Saturday, 15 October 2011

Mister Pip

by Lloyd Jones

This beautifully told story is set on Bougainville, the Melanesian island of which very existence I was ignorant until now, during the 1990s civil war. I loved the book, but be warned. When the “redskin” soldiers appear in the village for the first time, you know it is not going to end well. Still, nothing prepares you to the horrors of their final visit.

My favourite chapters are the ones where Mr Watts, the only white person in the village, invites the parents of the children to come into his classroom and “share what they knew of the world”.
‘There is a place called Egypt,’ she said. ‘I know nothing of that place. I wish I could tell you kids about Egypt. Forgive me for not knowing more. But, if you care to listen, I will tell you everything I know about the colour blue.’
And so we heard about the colour blue.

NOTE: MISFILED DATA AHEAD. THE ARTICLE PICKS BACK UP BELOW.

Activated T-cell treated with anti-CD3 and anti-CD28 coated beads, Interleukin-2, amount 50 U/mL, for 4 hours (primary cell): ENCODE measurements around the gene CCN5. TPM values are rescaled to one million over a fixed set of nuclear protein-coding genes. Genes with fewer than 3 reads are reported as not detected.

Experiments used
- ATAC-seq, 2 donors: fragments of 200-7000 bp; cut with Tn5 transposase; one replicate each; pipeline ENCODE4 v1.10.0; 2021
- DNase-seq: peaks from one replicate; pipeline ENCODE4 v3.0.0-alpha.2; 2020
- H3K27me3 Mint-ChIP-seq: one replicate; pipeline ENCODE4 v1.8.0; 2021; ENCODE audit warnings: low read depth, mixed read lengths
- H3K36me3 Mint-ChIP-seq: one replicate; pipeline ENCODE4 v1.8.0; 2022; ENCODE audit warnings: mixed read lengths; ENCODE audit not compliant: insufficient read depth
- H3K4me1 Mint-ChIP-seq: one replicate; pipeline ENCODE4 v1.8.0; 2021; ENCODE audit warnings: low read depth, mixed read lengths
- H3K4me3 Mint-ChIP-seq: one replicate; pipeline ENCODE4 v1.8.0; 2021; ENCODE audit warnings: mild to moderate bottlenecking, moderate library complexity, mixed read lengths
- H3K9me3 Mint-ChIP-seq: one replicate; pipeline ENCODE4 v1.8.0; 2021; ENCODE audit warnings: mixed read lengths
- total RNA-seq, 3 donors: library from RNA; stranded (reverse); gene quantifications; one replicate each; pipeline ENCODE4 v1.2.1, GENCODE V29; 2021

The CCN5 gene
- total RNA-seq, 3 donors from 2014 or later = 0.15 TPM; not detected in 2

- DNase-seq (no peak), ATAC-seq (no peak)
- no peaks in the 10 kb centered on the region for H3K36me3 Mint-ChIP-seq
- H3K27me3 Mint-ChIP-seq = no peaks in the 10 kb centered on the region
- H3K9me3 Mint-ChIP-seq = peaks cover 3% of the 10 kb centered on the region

‘Some islands have beautiful names for different winds. My favourite is the wind that is known as “gentle as a woman”.’
Gilbert’s uncle, a big man, round as an oil drum, black as tar from toiling out at sea, came to speak to us about ‘broken dreams’. He said the best place to find a broken dream is on the wharf. ‘Look at all those dead fish with their eyes and mouths open. They can’t believe they are not in the sea and never will be again.’
‘At night the blimmin’ dogs and roosters chase after dreams and break them in two. The one good thing about a broken dream is that you can pick up the threads of it again. By the way, fish go to heaven. Don’t believe any other shit you hear.’

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